Imbued with the details and rhythms of Malinke life and folklore and language, The Suns of Independence embeds us in a foreign world without self-consciousness or exoticism. It describes the unhappy confrontation of traditional culture with the fruits of independence, with socialism, the single party, and state violence. All of this is explained by the narrator, but without overpowering us, in a manner and style which work with the story.
"Once the keening women had been silenced, it was time for Fama to be shown to his quarters. The Koran says that once dead, summoned by God, a man has departed this earth forever; and Malinke custom assigns the head of a family his own patriarchal hut within the compound. No doubt about it then. There was the spacious hut left empty since Cousin Lasina's death, that had housed all the great Dumbuya ancestors. Fama need only open it up and settle in. But among the Bambara, the unbelievers, the Kaffirs, one must never sleep in a dead man's room without performing a small sacrifice to ward of spirits and shades. The fetish-priest and sorcerer Balla, the village unbeliever (we'll have more to say about him later on, the wily beast, the old hyena) reminded Fama of this infidel's custom. In spite of his deep faith in the Koran, in God and in Mohammed, Fama spent the whole night in a little hut, huddled between some old water-jars and a mangy mongrel. A most unpleasant night! It had to be that way. Nothing is good or evil in itself. It is speech that turns a thing into good or evil. And misfortune always, inevitably, follows the transgression of a custom, if the culprit was warned that such a custom existed, especially in the case of the customs of a village in the bush."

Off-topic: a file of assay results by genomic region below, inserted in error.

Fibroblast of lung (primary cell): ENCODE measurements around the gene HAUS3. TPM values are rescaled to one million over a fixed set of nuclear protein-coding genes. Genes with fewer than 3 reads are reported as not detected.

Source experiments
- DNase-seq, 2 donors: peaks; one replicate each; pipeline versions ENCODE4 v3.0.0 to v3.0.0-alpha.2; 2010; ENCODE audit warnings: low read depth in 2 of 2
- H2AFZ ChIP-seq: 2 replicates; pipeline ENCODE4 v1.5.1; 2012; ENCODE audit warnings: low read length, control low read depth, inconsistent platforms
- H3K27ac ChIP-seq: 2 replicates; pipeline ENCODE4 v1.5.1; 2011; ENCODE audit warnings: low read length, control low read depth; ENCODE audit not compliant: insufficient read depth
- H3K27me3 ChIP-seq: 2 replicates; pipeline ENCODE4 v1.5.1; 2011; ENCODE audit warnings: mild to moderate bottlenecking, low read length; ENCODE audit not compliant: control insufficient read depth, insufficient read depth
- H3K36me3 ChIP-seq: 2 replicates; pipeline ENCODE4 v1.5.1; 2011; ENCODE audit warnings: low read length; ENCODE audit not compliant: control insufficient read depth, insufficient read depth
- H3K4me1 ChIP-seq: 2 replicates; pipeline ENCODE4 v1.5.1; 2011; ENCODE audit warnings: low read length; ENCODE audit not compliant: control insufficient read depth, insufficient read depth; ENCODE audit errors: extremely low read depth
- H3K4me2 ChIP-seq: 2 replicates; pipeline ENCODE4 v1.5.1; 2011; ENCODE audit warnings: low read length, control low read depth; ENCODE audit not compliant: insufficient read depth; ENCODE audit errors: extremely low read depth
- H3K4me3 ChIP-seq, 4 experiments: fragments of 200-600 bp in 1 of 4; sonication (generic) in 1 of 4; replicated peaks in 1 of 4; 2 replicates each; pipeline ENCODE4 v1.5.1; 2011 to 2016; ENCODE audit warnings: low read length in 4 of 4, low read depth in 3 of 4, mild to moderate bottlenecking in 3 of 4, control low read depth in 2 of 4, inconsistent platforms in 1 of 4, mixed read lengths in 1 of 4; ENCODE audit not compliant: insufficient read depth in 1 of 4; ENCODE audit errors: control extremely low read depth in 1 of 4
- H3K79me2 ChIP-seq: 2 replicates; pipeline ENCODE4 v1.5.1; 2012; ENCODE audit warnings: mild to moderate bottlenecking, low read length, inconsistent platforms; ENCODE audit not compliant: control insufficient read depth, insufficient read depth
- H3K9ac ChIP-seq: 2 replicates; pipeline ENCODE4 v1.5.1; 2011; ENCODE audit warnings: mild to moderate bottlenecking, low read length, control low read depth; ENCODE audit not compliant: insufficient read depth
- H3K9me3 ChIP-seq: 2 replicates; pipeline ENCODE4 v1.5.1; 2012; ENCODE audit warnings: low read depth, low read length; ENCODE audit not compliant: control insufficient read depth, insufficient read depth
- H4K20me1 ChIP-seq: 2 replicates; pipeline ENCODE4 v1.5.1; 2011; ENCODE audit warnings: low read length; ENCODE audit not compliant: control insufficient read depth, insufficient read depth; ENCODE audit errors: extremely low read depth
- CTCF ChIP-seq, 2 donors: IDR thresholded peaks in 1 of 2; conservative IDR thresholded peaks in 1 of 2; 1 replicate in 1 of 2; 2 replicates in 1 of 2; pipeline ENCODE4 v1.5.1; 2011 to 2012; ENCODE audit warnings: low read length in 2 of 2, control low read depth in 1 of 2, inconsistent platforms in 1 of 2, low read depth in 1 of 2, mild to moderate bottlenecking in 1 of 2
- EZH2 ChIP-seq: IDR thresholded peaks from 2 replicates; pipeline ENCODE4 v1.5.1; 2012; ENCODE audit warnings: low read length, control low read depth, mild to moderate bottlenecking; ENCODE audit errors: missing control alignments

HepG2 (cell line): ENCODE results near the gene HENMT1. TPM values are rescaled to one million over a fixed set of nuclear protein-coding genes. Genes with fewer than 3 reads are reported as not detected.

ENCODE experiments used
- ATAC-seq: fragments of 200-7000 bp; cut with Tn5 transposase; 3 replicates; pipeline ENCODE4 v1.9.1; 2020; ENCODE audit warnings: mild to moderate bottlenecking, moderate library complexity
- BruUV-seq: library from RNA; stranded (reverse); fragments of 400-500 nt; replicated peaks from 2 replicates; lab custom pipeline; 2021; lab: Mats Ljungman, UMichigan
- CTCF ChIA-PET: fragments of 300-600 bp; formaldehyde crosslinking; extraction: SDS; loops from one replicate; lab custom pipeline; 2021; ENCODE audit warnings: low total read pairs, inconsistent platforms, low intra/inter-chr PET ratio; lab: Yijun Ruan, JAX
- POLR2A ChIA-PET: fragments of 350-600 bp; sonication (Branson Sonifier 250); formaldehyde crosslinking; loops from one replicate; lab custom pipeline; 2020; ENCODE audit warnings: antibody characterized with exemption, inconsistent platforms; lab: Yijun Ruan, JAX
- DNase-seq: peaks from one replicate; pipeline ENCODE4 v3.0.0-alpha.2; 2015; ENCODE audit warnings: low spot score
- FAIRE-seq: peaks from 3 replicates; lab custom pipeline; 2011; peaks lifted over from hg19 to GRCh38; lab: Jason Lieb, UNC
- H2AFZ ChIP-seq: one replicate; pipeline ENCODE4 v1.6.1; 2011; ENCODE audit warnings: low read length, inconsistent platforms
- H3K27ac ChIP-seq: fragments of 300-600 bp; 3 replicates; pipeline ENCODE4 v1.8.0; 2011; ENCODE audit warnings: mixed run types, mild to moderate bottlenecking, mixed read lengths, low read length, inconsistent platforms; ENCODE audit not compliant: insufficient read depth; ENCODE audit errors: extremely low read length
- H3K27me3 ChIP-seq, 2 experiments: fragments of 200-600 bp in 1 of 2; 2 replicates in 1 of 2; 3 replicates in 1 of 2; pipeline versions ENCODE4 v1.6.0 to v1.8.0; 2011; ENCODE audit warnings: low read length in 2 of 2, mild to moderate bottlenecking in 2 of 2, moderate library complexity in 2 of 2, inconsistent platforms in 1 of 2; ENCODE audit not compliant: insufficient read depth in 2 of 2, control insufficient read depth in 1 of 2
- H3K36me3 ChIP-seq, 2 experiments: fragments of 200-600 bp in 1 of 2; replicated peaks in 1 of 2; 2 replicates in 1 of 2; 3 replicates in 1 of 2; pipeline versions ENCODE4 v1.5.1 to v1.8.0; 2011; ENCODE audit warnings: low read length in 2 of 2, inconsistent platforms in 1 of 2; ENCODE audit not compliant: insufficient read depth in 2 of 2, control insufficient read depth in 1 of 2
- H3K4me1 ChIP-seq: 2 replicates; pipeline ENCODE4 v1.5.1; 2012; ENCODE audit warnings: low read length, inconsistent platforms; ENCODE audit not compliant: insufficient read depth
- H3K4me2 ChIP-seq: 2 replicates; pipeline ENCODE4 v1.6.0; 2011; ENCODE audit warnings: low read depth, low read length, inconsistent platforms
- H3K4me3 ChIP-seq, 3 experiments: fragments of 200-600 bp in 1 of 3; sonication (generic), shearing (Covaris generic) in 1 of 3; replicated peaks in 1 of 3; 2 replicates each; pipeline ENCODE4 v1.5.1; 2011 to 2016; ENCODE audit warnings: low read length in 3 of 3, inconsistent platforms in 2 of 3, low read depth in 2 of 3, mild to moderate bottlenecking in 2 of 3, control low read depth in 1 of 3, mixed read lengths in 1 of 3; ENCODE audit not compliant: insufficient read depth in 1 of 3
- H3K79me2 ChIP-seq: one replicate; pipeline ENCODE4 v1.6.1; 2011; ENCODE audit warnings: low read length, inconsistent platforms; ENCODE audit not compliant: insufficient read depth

Fama and Salimata remain individuals and The Suns of Independence is not an ethnographic study or political tract but a compelling story and an effective short novel.
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